How Cleopatra Wanjiku, 27, has beaten HIV stigma since birth

Cleopatra Wanjiku
Cleopatra Wanjiku. [Photo: courtesy]

At the age of 13 years, Cleoptara Wanjiku Machira got the shocker of her life with news that she was HIV positive.

She was with her grandmother at the clinic and life changed completely for her.

Now 27 years old, she recalls her hardest time being in high school where she had to hide her medication and status but not for so long.

“I felt different. Children can be unkind you know. When I joined Kiine Girls High School, in Kirinyaga in 2008, I tried my best to adhere to my treatment, but it wasn’t so easy due to the fear of stigmatisation once people saw me taking drugs,” says the now fine woman grew up in Karura, Mathira Constituency.

Wanjiku then decided to carve a career path in taking care of HIV patients and pursued a career in Public Health, with a major in Community Health and HIV Management.

She got admitted to Mount Kenya University where she pursued the course and volunteered at the Thika Level Five Hospital.

Wanjiku later worked with several NGOs among them, Center for Health Solutions, National Organisation of Peer Educators, Women Fighting Aids in Kenya and Positive Young Women Voices.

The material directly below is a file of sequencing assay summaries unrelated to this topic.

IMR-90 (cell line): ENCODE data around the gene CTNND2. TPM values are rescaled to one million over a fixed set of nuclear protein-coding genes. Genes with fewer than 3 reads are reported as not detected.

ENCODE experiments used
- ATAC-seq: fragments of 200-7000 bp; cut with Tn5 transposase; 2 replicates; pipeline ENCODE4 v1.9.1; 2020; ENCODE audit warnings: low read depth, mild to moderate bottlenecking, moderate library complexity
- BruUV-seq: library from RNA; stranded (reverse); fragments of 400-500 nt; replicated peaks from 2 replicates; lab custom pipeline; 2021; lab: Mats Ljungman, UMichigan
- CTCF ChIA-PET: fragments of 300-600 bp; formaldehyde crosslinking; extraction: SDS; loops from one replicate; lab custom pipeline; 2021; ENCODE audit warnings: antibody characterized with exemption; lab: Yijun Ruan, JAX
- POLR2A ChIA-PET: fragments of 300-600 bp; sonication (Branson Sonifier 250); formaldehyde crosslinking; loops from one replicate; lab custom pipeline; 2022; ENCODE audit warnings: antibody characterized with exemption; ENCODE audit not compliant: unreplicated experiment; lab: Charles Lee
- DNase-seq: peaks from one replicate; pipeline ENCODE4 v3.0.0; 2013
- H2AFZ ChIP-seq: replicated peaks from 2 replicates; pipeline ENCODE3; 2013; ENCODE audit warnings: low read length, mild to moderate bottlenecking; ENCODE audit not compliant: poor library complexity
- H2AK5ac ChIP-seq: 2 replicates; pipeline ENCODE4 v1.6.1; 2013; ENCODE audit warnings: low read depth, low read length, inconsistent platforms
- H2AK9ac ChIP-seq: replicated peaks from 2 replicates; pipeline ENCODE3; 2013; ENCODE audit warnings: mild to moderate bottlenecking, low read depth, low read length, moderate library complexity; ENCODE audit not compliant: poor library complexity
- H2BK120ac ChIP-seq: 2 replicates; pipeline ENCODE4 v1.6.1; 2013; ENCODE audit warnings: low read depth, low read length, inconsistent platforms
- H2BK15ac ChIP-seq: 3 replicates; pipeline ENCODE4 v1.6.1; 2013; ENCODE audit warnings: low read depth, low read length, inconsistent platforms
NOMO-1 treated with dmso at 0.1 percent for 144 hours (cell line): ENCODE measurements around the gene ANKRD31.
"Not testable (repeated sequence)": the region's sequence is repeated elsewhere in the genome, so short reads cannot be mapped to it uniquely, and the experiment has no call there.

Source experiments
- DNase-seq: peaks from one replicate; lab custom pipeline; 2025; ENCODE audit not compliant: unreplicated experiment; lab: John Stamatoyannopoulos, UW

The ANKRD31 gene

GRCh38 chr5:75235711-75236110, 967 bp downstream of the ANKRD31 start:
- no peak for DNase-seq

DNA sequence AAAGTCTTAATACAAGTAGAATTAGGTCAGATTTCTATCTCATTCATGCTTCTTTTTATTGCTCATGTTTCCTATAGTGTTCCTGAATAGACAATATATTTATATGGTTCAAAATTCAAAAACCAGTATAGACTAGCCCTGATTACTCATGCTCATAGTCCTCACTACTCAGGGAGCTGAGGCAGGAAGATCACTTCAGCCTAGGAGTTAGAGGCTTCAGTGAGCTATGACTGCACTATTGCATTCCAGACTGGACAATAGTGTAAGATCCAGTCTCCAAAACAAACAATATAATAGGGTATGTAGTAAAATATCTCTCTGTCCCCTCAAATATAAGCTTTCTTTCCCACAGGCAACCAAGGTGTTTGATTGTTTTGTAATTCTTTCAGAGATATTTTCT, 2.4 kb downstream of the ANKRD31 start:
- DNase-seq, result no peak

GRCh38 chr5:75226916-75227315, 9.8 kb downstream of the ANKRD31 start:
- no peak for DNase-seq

In 2017, she took a shift from her advocacy career and joined the fashion industry where she became a key figure in fashion design. She established Pabaa Collections whose key area is African attire and African jewelry.

In 2018, life took a toll on her and she decided to drop out of school and focus on growing her business but also drop her medication.

“I stopped attending clinic and taking medication. I was tired, exhausted, angry and most probably frustrated. I defaulted for almost a year and my health deteriorated. I remember my friend taking me to hospital where I was put on care again. The very person who gives hope to the discouraged was here being given hope.

“The health workers were disappointed. I had let them down. I never thought I’d make it, let alone make it out sane, but I did and through it all, I learnt that the human spirit possess strength that each and every one of us has the power to grow through our worst nightmares. Out of their support, I got back in good shape and went back to mentorship and of course achieved my undetectable status, this being my biggest achievement,” she told People Daily.

Having a close shave with death, she established ‘The Voice of a Black Child’, an online platform which allows those living with HIV to speak openly on issues affecting them that they would not talk about to other people.